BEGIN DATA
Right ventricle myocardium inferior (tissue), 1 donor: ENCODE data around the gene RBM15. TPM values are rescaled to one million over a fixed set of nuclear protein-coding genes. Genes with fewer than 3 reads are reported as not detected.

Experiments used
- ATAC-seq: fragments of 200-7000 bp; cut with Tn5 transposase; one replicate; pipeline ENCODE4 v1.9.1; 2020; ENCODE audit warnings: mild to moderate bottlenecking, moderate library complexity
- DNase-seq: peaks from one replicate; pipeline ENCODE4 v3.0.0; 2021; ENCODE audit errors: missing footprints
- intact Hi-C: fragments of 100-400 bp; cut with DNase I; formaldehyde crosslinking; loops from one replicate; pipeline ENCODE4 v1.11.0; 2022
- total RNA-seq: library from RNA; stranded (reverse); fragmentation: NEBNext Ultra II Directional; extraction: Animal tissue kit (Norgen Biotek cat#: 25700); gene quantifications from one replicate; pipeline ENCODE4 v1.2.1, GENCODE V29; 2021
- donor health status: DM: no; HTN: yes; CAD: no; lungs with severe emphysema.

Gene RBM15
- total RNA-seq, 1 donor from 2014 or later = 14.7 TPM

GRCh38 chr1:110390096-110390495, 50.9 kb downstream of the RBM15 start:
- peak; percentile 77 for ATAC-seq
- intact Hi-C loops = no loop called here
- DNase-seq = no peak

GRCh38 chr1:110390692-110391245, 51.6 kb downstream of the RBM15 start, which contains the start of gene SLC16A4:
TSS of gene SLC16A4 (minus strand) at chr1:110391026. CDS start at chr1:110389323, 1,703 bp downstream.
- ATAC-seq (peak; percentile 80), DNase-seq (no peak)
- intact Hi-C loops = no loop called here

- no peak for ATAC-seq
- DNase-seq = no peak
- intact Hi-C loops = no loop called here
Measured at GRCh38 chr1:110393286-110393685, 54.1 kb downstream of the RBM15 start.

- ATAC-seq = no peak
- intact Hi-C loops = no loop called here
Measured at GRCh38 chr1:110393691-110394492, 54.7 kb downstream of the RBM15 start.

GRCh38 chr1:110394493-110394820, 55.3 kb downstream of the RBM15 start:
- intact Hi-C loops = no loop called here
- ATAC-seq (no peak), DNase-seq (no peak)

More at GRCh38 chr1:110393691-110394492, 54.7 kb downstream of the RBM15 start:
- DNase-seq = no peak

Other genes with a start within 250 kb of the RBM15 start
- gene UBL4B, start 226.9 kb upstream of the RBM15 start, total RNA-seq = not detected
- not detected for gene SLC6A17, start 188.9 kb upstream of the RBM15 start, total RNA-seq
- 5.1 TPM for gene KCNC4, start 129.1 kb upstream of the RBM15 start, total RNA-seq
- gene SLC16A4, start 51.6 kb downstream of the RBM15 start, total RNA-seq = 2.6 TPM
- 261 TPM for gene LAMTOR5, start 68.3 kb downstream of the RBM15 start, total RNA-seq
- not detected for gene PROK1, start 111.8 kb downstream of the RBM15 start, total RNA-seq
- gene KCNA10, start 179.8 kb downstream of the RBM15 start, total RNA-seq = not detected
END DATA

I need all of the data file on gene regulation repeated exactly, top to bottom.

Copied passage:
Right ventricle myocardium inferior (tissue), 1 donor: ENCODE data around the gene RBM15. TPM values are rescaled to one million over a fixed set of nuclear protein-coding genes. Genes with fewer than 3 reads are reported as not detected.

Experiments used
- ATAC-seq: fragments of 200-7000 bp; cut with Tn5 transposase; one replicate; pipeline ENCODE4 v1.9.1; 2020; ENCODE audit warnings: mild to moderate bottlenecking, moderate library complexity
- DNase-seq: peaks from one replicate; pipeline ENCODE4 v3.0.0; 2021; ENCODE audit errors: missing footprints
- intact Hi-C: fragments of 100-400 bp; cut with DNase I; formaldehyde crosslinking; loops from one replicate; pipeline ENCODE4 v1.11.0; 2022
- total RNA-seq: library from RNA; stranded (reverse); fragmentation: NEBNext Ultra II Directional; extraction: Animal tissue kit (Norgen Biotek cat#: 25700); gene quantifications from one replicate; pipeline ENCODE4 v1.2.1, GENCODE V29; 2021
- donor health status: DM: no; HTN: yes; CAD: no; lungs with severe emphysema.

Gene RBM15
- total RNA-seq, 1 donor from 2014 or later = 14.7 TPM

GRCh38 chr1:110390096-110390495, 50.9 kb downstream of the RBM15 start:
- peak; percentile 77 for ATAC-seq
- intact Hi-C loops = no loop called here
- DNase-seq = no peak

GRCh38 chr1:110390692-110391245, 51.6 kb downstream of the RBM15 start, which contains the start of gene SLC16A4:
TSS of gene SLC16A4 (minus strand) at chr1:110391026. CDS start at chr1:110389323, 1,703 bp downstream.
- ATAC-seq (peak; percentile 80), DNase-seq (no peak)
- intact Hi-C loops = no loop called here

- no peak for ATAC-seq
- DNase-seq = no peak
- intact Hi-C loops = no loop called here
Measured at GRCh38 chr1:110393286-110393685, 54.1 kb downstream of the RBM15 start.

- ATAC-seq = no peak
- intact Hi-C loops = no loop called here
Measured at GRCh38 chr1:110393691-110394492, 54.7 kb downstream of the RBM15 start.

GRCh38 chr1:110394493-110394820, 55.3 kb downstream of the RBM15 start:
- intact Hi-C loops = no loop called here
- ATAC-seq (no peak), DNase-seq (no peak)

More at GRCh38 chr1:110393691-110394492, 54.7 kb downstream of the RBM15 start:
- DNase-seq = no peak

Other genes with a start within 250 kb of the RBM15 start
- gene UBL4B, start 226.9 kb upstream of the RBM15 start, total RNA-seq = not detected
- not detected for gene SLC6A17, start 188.9 kb upstream of the RBM15 start, total RNA-seq
- 5.1 TPM for gene KCNC4, start 129.1 kb upstream of the RBM15 start, total RNA-seq
- gene SLC16A4, start 51.6 kb downstream of the RBM15 start, total RNA-seq = 2.6 TPM
- 261 TPM for gene LAMTOR5, start 68.3 kb downstream of the RBM15 start, total RNA-seq
- not detected for gene PROK1, start 111.8 kb downstream of the RBM15 start, total RNA-seq
- gene KCNA10, start 179.8 kb downstream of the RBM15 start, total RNA-seq = not detected